According to Reyes in this interview with Fox Business, "A snowflake is somebody who is going to whine and complain and come to the table with nothing but an entitled attitude and an inability to back their perspective," he said.
That's when he took matters into his own hands. To make sure no whiners, drama queens, and entitled brats slip through his interview process into a bad hire, he developed his own personality test: The Snowflake Test.
The Snowflake Test
Reyes says, "I realized it was a time suck on my staff and me to be weeding through endless piles of paper trying to find the handful of people who actually want to hustle for a living and would be a great fit for our company. So I've implemented something that is going to give HR managers and the PC Police night sweats."
Among the 30-question test to determine culture fit:
- What are your feelings about employees or clients carrying guns?
- What are your feelings about safe spaces in challenging work environments?
- How do you feel about police?
- When was the last time you cried and why?
- What does "privilege" mean to you?
- You see someone stepping on an American Flag. What happens next?
You can read the whole test here.
A Test of a Certain Political Bent
In the Fox interview with Stuart Varney, Reyes denies that his Snowflake Test is a political test, saying "Snowflakes are a mentality, not a political mindset. It's not about who you voted for, whether you're on the left or the right; it's about whether or not you have the hustle, the drive, and the willingness to work for a living."
Not everyone sees it the way. The Independent says it's intended to weed out "overly sensitive, liberal candidates who are too easily offended."
The smoking gun (literally) that ends the argument about the test's true intent is found in a viral video Reyes posted on his company's Facebook page.
In the video, which has received over 5 million views, he gives a quick "behind the scenes look" at his company, fires guns in a shooting range, and speaks to an Afghan war veteran who shows off battle scars inflicted from a suicide bomber. Then, he mockingly warns Millenials by saying:
You're young, you're ignorant, you're brainwashed by liberal professors who didn't tell you that in the real world, the only safe space is in your parents' basement.
To Reyes' credit, the business case for such a personality test is simply to match job applicants who reflect their very conservative company culture and clientele.
He says many clients are "pro-American, pro-business, pro-cops, and pro-guns," so he wants to make sure that job applicants fit in. "I needed a filter to sort through all of that," Reyes said.
Reyes told "Fox and Friends" that "someone who's not proud to be an American" is immediately out of the running.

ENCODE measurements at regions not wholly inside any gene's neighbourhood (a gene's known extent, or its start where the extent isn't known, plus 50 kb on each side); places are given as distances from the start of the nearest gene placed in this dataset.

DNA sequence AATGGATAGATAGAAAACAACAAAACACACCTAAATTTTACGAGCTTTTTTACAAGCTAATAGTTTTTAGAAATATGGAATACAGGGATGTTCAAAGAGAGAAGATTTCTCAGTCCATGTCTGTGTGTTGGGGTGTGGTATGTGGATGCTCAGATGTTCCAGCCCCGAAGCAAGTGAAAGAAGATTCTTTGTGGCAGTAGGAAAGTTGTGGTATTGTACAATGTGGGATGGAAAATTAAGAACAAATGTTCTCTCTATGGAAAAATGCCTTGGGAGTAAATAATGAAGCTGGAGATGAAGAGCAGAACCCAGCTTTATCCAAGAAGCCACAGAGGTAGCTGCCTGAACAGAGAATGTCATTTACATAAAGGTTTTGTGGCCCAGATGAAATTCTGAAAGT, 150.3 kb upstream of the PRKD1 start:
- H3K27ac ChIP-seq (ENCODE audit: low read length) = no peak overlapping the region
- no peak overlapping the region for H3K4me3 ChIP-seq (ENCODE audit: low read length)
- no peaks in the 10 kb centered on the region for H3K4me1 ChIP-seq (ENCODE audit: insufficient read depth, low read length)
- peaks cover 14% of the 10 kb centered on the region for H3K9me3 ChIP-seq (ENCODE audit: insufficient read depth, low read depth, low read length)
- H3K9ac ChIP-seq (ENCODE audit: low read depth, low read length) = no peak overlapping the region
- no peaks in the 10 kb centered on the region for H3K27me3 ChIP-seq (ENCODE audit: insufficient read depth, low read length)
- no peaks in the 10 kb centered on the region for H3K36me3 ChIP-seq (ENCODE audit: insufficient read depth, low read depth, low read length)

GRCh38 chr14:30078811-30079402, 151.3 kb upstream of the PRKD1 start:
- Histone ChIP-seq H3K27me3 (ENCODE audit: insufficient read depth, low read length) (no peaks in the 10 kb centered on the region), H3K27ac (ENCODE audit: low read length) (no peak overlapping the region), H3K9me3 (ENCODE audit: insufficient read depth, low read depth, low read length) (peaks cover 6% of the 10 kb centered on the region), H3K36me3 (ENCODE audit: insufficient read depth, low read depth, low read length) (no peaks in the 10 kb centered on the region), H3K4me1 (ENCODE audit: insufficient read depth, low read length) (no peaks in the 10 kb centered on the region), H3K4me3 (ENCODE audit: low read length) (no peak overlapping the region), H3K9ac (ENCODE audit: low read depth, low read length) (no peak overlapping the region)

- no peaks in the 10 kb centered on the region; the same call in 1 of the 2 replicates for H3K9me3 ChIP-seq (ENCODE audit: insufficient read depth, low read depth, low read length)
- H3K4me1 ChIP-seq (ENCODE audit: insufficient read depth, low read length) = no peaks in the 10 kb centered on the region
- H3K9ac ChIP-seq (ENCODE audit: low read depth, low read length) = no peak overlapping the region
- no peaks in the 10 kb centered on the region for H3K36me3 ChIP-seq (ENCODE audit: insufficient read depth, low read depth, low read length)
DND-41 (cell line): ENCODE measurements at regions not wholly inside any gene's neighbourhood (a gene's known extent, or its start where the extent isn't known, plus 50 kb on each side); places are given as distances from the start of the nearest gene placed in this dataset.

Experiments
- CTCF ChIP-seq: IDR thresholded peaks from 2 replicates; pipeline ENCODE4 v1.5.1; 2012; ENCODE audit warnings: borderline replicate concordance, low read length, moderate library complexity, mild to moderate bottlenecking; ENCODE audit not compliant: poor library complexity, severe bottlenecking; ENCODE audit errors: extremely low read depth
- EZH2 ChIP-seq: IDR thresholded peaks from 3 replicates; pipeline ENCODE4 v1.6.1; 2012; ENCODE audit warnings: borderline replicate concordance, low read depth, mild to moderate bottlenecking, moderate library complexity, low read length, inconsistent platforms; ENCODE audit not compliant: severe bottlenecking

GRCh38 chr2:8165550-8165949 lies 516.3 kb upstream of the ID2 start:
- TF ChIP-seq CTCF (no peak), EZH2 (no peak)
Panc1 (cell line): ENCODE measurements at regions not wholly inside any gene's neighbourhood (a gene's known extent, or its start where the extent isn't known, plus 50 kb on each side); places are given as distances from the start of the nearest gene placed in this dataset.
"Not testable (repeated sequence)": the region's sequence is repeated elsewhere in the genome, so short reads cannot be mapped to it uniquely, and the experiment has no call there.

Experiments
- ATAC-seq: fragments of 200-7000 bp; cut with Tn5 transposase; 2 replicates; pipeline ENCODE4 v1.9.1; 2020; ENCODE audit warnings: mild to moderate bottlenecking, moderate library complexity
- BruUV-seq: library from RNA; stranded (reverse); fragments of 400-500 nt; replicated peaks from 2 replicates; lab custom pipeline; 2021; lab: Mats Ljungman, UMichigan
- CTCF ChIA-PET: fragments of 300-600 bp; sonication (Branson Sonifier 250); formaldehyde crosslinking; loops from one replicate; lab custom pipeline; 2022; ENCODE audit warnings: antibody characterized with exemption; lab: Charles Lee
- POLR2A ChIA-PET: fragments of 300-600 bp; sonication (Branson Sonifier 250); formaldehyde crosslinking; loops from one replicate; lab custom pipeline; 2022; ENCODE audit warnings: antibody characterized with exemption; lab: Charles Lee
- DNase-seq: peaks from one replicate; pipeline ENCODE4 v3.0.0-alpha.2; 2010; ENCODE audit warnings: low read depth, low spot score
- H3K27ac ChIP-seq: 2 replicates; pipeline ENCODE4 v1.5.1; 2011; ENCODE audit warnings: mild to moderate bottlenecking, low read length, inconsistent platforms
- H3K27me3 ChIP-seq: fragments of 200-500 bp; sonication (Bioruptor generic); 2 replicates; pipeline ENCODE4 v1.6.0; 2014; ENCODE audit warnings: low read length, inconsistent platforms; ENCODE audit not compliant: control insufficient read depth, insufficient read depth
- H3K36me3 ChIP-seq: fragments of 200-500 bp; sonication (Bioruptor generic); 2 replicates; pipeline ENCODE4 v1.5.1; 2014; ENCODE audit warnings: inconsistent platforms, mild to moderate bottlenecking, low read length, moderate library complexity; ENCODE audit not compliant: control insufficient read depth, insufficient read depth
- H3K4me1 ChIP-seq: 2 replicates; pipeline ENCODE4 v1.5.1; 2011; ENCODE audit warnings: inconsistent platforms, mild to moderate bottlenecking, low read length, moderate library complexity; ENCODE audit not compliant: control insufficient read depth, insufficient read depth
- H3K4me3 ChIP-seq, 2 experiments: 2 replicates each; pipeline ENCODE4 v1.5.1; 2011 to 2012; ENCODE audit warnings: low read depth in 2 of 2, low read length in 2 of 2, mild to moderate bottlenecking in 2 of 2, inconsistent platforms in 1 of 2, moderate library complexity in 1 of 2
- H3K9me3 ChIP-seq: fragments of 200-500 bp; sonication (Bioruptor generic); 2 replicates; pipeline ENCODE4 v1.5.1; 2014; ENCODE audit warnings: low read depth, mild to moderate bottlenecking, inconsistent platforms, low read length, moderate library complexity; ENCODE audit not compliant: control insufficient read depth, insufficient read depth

About the gun question, Reyes says those who don't support the Second Amendment don't qualify. "We do a lot of work filming with guns. I carry. A lot of our team and clients carry as well. We have very hardcore American companies, and so you've gotta be comfortable around them," Reyes tells Fox and Friends.
Regarding the "How do you feel about police?"question, he says his company works "very, very closely with a lot of police departments and so you need to be comfortable and willing to support the men and women who serve and protect."
About the "privilege" question, Reyes says, "I'm looking for people who are not entitled, who don't have this sense that they should just be handed things, but people who have that entrepreneurial mindset, who are willing to think outside the box, and who are willing to work for everything they have."
As for the "When was the last time you cried and why" question, Reyes boils it down to wanting people who have a heart, but also "who are able to make an argument and stand by that." When Fox and Friends co-host, Ainsley Earhardt, asks "What if I cry every day?" Reyes quips back, "I'm OK with that, but I'm not going to give you a safe space at our company."
"My agency is very blessed to have been inundated with more than 15,000 emails and messages of support," Reyes told LifeZette. "The CEOs of more than 100 companies have reached out asking for guidance in how they can tap into this silent majority ... without alienating customers."
According to Reyes, the strategy has been successful. He tells Fox News that 60 percent of applicants drop out of the process when they hear about the test.
When asked about potential discrimination lawsuits filed against him, Reyes doesn't appear concerned: "There's no discrimination here because all this really is is a glorified personality test."
To Reyes, the test is comparable to any other personality assessment hundreds of companies each day give to applicants during the hiring process.
As of this writing, no formal complaints have been brought against Reyes and his company. However, this is a highly targeted publicity campaign, and with that type of exposure comes opposition.
It's still too early to tell whether what some might call "discriminatory hiring practices" is imminent as news gets out. Stay tuned.